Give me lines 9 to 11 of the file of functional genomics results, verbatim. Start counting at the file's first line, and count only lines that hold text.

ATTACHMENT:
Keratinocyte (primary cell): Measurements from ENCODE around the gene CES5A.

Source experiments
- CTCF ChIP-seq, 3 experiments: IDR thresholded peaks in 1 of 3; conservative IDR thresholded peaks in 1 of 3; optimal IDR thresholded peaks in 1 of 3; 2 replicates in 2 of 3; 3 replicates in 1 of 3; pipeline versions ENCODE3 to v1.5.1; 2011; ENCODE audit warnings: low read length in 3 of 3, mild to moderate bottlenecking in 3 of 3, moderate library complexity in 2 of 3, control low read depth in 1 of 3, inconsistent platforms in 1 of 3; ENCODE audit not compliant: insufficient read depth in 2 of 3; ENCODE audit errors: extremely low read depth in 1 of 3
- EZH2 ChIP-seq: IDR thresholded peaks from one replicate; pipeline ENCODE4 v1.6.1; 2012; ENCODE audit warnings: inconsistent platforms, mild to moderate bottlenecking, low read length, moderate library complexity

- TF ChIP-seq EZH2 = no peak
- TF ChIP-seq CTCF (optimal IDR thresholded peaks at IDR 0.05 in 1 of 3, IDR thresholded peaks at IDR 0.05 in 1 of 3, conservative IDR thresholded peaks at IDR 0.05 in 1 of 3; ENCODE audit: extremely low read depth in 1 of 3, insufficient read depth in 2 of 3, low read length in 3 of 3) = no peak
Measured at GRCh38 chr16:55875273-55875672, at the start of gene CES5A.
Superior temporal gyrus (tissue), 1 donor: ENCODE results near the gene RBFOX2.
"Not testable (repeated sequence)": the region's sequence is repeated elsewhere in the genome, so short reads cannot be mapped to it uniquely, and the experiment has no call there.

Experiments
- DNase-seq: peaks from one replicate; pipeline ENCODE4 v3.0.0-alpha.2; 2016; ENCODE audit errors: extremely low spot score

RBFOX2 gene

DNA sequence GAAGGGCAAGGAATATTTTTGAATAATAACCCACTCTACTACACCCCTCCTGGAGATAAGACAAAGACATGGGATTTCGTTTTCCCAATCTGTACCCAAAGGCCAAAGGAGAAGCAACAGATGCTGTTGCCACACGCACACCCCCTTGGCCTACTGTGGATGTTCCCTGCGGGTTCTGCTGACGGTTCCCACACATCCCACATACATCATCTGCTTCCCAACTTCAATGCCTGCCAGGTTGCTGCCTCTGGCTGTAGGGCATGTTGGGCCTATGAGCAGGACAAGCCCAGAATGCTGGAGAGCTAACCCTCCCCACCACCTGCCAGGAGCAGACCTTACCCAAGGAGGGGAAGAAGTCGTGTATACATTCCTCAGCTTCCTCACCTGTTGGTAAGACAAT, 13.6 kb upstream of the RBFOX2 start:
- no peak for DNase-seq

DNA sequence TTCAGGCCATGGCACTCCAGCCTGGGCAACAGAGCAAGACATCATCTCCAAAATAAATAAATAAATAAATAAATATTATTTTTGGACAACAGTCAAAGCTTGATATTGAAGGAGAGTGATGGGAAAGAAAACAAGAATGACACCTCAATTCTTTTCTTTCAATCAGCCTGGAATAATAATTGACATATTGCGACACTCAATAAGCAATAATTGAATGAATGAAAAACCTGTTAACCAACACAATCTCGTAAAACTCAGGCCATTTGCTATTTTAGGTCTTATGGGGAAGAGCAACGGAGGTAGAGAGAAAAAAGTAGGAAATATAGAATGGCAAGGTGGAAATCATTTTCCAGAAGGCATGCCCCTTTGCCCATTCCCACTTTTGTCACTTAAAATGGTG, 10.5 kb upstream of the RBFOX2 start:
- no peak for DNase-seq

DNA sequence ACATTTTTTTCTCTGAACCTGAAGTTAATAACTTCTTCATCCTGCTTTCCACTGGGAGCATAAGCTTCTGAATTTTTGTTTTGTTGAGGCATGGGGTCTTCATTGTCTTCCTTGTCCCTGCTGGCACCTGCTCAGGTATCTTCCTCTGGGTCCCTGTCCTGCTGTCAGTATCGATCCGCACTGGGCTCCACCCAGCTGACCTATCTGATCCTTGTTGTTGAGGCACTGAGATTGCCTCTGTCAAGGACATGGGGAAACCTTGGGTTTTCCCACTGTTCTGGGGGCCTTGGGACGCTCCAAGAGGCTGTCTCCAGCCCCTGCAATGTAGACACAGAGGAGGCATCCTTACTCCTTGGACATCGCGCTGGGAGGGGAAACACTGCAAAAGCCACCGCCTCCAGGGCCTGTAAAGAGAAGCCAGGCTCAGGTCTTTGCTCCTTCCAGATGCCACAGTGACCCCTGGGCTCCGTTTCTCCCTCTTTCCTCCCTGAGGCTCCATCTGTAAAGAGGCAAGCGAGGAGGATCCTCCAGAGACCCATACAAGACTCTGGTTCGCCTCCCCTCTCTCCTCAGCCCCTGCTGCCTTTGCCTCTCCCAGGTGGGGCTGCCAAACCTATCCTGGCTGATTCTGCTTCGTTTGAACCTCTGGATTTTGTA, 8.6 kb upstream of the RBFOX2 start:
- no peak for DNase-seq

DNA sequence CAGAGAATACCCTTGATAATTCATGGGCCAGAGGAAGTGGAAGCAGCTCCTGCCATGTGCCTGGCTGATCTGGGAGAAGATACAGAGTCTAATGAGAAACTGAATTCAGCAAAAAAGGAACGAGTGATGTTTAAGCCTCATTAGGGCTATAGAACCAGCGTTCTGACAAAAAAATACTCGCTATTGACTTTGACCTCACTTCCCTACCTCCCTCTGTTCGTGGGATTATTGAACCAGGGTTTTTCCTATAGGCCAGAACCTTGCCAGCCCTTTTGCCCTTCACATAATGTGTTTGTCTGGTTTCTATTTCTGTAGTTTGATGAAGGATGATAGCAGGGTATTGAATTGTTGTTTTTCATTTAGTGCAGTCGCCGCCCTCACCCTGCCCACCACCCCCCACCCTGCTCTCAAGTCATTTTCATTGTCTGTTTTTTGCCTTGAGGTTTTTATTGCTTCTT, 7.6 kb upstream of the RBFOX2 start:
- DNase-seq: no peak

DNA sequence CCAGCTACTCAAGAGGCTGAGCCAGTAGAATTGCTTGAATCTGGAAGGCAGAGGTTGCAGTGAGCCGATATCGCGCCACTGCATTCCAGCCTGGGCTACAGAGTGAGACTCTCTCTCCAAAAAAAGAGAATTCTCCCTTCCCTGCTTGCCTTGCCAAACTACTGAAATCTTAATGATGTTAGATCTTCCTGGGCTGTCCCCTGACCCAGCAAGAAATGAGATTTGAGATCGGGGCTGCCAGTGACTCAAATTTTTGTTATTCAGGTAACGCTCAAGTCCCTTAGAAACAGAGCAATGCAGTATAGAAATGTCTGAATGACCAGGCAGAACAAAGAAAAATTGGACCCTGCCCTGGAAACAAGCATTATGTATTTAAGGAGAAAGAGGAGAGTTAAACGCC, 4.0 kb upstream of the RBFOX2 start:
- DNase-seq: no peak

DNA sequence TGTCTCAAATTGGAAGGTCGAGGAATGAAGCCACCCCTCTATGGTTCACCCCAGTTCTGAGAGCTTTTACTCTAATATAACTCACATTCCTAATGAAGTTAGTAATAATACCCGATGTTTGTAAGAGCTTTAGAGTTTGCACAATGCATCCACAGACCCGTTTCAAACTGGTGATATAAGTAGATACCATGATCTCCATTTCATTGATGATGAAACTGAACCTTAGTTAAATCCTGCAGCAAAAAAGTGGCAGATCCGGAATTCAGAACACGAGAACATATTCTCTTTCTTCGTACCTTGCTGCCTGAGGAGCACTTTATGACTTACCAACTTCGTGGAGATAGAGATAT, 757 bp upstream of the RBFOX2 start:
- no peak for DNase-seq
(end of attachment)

"Not testable (repeated sequence)": the region's sequence is repeated elsewhere in the genome, so short reads cannot be mapped to it uniquely, and the experiment has no call there.

Experiments
- DNase-seq: peaks from one replicate; pipeline ENCODE4 v3.0.0-alpha.2; 2016; ENCODE audit errors: extremely low spot score